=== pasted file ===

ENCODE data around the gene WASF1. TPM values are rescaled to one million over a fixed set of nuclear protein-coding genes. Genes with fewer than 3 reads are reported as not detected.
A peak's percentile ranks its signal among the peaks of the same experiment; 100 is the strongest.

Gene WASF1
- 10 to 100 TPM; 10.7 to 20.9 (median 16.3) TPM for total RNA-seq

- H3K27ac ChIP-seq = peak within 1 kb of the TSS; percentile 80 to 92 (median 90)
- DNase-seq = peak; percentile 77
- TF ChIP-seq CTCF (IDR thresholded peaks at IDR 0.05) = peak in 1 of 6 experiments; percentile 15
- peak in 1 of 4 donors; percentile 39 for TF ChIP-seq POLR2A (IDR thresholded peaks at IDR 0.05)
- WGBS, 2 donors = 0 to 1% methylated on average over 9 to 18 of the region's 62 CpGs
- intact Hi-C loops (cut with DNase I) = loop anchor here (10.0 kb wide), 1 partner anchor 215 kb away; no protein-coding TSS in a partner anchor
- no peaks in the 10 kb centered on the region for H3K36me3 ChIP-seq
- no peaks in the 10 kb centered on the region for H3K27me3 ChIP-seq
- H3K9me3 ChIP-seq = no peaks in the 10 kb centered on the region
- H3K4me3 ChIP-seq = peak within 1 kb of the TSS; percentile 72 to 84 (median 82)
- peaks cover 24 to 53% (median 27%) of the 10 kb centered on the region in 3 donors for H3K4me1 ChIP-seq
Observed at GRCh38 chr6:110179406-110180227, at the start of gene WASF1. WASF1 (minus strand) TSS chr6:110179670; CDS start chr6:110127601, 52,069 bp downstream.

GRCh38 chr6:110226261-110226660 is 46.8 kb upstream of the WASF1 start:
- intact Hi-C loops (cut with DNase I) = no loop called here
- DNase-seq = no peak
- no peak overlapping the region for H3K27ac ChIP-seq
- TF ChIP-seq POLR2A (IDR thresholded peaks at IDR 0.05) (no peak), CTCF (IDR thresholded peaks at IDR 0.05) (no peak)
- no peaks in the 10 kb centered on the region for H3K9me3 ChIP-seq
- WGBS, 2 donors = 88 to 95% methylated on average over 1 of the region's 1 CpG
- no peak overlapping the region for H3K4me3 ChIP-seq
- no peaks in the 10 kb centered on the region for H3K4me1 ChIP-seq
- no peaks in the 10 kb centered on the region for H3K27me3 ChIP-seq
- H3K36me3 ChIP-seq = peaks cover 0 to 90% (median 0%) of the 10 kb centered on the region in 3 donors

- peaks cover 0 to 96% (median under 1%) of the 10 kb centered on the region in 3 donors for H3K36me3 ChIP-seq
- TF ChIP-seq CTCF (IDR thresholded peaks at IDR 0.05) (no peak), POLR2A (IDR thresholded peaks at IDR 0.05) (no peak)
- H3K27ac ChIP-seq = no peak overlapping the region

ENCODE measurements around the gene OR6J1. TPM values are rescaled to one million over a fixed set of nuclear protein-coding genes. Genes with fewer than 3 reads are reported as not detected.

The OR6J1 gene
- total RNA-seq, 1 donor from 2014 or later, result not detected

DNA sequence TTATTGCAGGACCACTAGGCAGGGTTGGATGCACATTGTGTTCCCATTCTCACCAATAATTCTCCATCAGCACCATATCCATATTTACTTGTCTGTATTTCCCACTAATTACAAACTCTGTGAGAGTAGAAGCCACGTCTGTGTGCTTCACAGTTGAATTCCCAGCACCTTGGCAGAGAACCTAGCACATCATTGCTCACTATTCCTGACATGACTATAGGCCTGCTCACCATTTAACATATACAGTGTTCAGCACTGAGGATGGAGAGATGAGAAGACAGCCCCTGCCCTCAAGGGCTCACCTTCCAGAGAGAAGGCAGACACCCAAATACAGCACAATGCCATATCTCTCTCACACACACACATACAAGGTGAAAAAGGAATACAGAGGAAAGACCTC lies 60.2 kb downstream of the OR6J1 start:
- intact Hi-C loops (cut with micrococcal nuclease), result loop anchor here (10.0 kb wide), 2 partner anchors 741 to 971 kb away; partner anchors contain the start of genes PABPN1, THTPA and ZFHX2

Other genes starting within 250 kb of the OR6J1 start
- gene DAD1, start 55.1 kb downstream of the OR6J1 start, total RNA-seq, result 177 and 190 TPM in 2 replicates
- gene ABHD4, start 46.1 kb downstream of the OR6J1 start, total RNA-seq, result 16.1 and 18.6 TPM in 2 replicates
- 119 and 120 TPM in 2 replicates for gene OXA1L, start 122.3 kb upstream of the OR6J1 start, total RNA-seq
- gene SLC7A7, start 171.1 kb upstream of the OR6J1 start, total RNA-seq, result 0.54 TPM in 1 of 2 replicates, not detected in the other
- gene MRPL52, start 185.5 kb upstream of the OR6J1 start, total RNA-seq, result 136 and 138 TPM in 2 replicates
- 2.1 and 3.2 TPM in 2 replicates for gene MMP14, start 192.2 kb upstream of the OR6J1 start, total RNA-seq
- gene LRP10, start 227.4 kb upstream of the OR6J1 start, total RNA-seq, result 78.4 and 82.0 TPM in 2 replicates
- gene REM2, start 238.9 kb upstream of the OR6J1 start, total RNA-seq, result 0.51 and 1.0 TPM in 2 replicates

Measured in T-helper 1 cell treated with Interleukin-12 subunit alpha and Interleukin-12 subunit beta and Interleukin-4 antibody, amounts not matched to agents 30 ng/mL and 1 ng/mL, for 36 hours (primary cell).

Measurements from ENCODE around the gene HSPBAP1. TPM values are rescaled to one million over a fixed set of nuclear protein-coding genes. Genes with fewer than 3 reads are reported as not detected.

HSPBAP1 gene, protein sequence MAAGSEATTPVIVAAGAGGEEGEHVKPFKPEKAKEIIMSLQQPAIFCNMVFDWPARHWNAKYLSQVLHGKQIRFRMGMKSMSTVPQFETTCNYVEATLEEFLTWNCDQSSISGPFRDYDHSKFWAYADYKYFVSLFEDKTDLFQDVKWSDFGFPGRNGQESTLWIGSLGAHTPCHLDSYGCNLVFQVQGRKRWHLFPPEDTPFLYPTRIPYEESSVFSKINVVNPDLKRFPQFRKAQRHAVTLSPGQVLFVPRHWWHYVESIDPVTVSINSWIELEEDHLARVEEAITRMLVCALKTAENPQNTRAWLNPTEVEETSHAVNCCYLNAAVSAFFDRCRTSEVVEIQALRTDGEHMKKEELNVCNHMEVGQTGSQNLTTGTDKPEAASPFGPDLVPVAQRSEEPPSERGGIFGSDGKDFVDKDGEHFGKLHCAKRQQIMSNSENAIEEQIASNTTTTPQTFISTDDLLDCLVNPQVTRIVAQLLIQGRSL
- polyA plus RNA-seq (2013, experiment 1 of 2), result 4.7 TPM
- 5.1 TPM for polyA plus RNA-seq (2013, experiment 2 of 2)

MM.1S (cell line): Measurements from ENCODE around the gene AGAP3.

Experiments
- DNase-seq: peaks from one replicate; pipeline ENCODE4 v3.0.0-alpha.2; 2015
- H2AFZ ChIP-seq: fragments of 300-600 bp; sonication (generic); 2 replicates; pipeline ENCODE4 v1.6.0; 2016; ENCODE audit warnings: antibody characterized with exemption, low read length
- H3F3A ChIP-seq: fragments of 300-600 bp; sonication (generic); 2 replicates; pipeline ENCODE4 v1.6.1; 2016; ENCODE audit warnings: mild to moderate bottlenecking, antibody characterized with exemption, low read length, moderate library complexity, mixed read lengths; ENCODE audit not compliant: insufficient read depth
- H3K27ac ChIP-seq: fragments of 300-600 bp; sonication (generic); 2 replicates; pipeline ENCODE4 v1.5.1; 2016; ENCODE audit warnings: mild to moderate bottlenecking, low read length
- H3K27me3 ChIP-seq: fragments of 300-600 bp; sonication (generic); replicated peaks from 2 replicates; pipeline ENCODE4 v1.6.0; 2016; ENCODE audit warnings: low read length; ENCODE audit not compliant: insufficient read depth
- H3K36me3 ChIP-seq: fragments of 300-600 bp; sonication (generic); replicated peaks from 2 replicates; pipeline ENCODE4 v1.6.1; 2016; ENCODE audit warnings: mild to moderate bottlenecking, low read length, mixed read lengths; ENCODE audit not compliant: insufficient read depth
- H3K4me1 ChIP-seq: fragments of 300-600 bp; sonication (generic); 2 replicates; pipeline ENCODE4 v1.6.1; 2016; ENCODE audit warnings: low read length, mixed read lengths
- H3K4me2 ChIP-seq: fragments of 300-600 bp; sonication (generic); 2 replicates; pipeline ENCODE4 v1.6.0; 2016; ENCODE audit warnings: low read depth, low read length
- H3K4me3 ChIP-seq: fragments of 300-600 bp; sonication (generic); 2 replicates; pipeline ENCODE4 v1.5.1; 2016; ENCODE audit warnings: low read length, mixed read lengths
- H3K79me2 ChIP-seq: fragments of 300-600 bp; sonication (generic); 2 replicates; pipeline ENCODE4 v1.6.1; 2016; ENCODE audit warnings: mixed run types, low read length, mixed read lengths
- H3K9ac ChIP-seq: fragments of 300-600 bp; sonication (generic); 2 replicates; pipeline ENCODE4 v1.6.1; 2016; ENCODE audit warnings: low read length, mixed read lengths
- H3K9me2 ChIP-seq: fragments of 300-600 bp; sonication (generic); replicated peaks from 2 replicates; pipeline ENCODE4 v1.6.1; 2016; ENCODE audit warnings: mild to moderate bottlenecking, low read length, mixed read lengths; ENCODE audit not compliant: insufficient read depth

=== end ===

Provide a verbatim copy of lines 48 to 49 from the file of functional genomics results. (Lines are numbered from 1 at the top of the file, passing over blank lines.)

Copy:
- polyA plus RNA-seq (2013, experiment 1 of 2), result 4.7 TPM
- 5.1 TPM for polyA plus RNA-seq (2013, experiment 2 of 2)